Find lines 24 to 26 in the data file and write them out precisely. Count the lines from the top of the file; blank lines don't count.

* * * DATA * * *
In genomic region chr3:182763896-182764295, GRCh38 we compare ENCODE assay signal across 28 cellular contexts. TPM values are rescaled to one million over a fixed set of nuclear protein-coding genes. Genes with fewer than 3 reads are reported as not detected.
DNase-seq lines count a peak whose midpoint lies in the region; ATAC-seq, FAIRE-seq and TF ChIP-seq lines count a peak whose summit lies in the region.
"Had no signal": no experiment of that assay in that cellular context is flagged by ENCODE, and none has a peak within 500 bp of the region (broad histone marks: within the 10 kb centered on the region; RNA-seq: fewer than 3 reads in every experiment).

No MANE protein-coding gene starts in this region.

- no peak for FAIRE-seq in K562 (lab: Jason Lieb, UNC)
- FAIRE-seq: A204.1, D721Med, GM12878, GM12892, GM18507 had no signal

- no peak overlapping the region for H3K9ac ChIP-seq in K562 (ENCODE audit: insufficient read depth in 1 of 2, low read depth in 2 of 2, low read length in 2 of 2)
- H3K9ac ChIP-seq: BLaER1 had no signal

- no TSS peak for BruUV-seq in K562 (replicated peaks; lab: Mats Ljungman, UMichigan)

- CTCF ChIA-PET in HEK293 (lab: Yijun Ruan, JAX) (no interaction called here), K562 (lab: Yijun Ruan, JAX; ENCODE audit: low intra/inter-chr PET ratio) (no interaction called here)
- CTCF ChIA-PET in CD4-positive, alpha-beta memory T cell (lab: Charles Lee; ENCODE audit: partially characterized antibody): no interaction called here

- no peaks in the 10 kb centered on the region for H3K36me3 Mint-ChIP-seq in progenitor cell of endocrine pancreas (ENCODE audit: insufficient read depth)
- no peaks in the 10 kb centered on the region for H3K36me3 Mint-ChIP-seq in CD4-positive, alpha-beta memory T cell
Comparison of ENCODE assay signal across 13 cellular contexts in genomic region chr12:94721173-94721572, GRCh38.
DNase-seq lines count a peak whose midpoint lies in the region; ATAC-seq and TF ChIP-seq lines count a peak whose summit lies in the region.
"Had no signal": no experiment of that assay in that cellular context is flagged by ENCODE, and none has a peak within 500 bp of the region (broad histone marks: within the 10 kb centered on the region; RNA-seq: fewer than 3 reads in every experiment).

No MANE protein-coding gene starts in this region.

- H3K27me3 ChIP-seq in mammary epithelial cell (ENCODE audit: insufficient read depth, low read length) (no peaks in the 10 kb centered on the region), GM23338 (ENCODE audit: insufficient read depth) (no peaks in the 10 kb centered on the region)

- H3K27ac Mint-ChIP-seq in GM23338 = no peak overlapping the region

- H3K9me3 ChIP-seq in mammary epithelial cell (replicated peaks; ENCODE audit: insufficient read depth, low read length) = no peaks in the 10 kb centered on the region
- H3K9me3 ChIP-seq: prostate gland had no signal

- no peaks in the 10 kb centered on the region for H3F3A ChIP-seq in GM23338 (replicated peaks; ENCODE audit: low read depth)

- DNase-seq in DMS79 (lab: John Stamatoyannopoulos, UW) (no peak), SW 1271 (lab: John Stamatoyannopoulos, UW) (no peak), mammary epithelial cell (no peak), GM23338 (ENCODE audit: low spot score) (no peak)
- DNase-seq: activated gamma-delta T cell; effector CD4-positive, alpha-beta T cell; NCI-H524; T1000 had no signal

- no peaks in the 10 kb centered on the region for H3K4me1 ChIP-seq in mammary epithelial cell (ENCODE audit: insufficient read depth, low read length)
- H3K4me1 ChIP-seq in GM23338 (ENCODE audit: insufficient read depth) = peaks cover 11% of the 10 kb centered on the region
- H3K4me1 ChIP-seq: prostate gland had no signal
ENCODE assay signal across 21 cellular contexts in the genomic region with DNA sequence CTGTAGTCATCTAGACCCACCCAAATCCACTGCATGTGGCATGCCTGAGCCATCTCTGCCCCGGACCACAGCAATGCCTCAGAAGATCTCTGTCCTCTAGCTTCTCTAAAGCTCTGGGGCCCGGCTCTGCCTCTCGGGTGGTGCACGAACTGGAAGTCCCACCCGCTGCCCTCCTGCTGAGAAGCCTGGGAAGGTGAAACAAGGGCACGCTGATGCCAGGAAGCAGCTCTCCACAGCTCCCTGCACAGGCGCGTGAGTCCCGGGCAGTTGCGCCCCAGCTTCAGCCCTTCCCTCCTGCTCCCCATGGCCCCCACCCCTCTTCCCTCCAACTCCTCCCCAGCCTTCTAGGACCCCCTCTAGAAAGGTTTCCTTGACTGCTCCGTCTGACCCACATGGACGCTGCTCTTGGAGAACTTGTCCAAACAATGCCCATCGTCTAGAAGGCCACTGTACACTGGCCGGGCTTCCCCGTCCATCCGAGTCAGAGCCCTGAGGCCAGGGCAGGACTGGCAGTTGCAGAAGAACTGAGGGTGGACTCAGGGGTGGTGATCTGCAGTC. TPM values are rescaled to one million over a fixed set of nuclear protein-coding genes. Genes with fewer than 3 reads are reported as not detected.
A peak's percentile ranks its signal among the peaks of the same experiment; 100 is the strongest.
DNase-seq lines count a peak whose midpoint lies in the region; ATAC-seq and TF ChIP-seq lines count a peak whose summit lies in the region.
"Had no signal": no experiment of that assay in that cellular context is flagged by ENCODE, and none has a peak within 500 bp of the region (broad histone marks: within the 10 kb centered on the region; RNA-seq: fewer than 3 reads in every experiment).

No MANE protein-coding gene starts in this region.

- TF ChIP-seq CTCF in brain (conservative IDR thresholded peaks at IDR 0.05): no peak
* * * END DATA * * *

- DNase-seq: activated gamma-delta T cell; effector CD4-positive, alpha-beta T cell; NCI-H524; T1000 had no signal

- no peaks in the 10 kb centered on the region for H3K4me1 ChIP-seq in mammary epithelial cell (ENCODE audit: insufficient read depth, low read length)
- H3K4me1 ChIP-seq in GM23338 (ENCODE audit: insufficient read depth) = peaks cover 11% of the 10 kb centered on the region